Resisting Judicial Tyranny
House passed the Marriage Protection Act last week, a bill designed to ensure
that the “full faith and credit” clause of the Constitution is not used to
impose gay marriage on Texas or any other state.
You may remember Congress passed the Defense of Marriage Act in 1996,
which explicitly authorizes states to refuse recognition of gay marriages
performed in other states. However,
the lack of respect federal judges show for the plain language of the
Constitution necessitated further congressional action.
The Act underscores an important legal point: Marbury vs. Madison
did not alter the congressional power to regulate and limit federal court
jurisdiction, which is plainly stated in Article III.
The drafters of the Constitution gave Congress the power to limit federal
jurisdiction to provide a check on out-of-control federal judges. In other
words, the federalist concept of checks and balances applies to the judiciary
just as it does to the legislative and executive branches. The Marriage
Protection Act represents a long-overdue exercise of the congressional power to
limit and define federal court jurisdiction.
need to better understand the role of federal courts.
The Supreme Court is supreme only over the lower federal courts; it is
not supreme over the other branches of government.
The judicial branch is co-equal under our federal system, nothing more
and nothing less. Yet we’ve
allowed federal judges to pursue a social agenda that is at odds with a majority
of Americans, in essence converting our courthouses into legislatures. In the process average people have lost even more power to
affect the laws under which they must live.
Founders never intended for a handful of unelected, unaccountable federal judges
to decide social policy for the entire nation.
Just as Texas is not required to recognize medical licenses, law
licenses, or driving licenses from other states, it ought not be forced to
recognize gay marriage licenses granted elsewhere.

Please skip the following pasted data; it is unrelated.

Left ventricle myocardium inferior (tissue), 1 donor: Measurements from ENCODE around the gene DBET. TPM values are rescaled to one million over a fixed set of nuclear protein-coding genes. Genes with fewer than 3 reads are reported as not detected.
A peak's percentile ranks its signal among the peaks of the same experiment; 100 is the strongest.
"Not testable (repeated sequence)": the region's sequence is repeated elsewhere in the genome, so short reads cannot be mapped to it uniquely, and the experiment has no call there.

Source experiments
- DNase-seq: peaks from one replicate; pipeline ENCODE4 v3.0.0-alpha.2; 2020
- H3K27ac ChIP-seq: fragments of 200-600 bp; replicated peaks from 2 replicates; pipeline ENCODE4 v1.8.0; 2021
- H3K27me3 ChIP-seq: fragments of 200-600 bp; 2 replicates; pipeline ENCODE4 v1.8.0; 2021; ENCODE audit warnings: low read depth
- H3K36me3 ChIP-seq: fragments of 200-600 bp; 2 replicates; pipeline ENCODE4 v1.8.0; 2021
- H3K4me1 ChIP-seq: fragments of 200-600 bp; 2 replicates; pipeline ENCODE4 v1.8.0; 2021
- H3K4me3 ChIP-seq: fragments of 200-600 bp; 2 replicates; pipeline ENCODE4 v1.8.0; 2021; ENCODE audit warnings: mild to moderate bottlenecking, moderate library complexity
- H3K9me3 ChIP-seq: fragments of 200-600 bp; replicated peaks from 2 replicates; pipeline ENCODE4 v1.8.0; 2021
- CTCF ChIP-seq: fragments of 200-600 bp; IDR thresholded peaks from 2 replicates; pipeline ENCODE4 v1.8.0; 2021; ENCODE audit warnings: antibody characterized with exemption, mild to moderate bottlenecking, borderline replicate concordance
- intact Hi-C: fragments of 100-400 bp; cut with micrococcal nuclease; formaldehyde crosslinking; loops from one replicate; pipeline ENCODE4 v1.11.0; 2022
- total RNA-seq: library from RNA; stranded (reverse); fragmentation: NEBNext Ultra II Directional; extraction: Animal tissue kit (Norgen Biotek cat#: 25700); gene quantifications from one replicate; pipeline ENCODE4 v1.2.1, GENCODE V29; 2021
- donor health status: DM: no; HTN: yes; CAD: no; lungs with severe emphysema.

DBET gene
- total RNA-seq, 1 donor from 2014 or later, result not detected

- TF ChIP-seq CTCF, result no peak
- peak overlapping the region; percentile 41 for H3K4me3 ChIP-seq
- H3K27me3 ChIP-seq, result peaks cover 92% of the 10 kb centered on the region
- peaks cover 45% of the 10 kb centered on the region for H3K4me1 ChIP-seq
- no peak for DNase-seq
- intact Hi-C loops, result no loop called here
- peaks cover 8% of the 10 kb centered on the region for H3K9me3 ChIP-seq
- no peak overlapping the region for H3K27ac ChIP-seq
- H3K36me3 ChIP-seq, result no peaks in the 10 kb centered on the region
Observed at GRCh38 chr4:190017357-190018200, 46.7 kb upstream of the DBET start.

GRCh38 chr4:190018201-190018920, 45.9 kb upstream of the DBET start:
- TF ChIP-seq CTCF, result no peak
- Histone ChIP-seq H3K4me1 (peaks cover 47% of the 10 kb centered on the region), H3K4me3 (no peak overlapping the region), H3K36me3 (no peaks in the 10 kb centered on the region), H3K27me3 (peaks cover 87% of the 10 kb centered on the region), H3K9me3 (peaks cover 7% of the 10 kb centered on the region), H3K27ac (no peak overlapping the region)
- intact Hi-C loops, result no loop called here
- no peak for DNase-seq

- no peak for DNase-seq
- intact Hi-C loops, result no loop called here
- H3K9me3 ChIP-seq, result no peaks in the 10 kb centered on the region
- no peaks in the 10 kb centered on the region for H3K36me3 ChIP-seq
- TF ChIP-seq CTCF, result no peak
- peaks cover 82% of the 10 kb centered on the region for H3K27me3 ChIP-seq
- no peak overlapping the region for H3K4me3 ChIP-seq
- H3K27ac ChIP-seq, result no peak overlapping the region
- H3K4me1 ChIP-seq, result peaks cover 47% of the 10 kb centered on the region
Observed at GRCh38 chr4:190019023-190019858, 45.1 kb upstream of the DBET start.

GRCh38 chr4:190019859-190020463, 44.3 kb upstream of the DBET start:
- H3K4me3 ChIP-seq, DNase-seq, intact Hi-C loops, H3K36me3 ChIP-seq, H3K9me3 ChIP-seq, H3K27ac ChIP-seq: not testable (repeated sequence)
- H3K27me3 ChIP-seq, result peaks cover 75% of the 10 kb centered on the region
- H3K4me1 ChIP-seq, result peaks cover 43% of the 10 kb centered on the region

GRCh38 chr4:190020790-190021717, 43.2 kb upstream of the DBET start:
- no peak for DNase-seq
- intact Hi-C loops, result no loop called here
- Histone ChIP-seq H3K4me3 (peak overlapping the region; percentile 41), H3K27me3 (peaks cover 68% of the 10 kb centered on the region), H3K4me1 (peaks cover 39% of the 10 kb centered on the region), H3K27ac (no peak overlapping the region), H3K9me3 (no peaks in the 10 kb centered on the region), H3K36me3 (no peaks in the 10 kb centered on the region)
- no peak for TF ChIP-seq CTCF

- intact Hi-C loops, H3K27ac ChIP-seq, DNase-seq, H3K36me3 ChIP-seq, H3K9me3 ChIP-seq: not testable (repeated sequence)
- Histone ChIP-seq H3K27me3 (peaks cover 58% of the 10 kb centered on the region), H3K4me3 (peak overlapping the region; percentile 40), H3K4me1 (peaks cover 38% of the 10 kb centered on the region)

Already some same-sex couples have sued in federal court to force the
nationwide recognition of their marriages, so the Marriage Protection Act is
needed to preserve states’ rights. Federal
judges have flouted the will of the American people for too long, acting as
imperial legislators instead of jurists
definition of marriage- a union between a man and a woman- can be found in any
dictionary. It’s sad that we need
government to define an institution that has existed for centuries.
The best approach to complex social problems, as always, is to follow the
Constitution. This means Congress
should restrict federal court jurisdiction when necessary, and social matters
should be left up to states under the Ninth and Tenth amendments.
Since the Marriage Protection Act requires only a majority vote in both houses of Congress and the president’s signature to become law, it is a more practical way to deal with the gay marriage issue than the time-consuming process of passing a constitutional amendment. In fact, since the Defense of Marriage Act overwhelmingly passed both houses, there is no reason why the Marriage Protection Act cannot become law this year.
Congress has a constitutional responsibility to stop rogue federal judges from using a flawed interpretation of the Constitution to rewrite the laws and traditions governing marriage. The Marriage Protection Act, if passed by the Senate and signed by the President, will protect the people of Texas from having marriage defined by federal judges rather than the Texas legislature.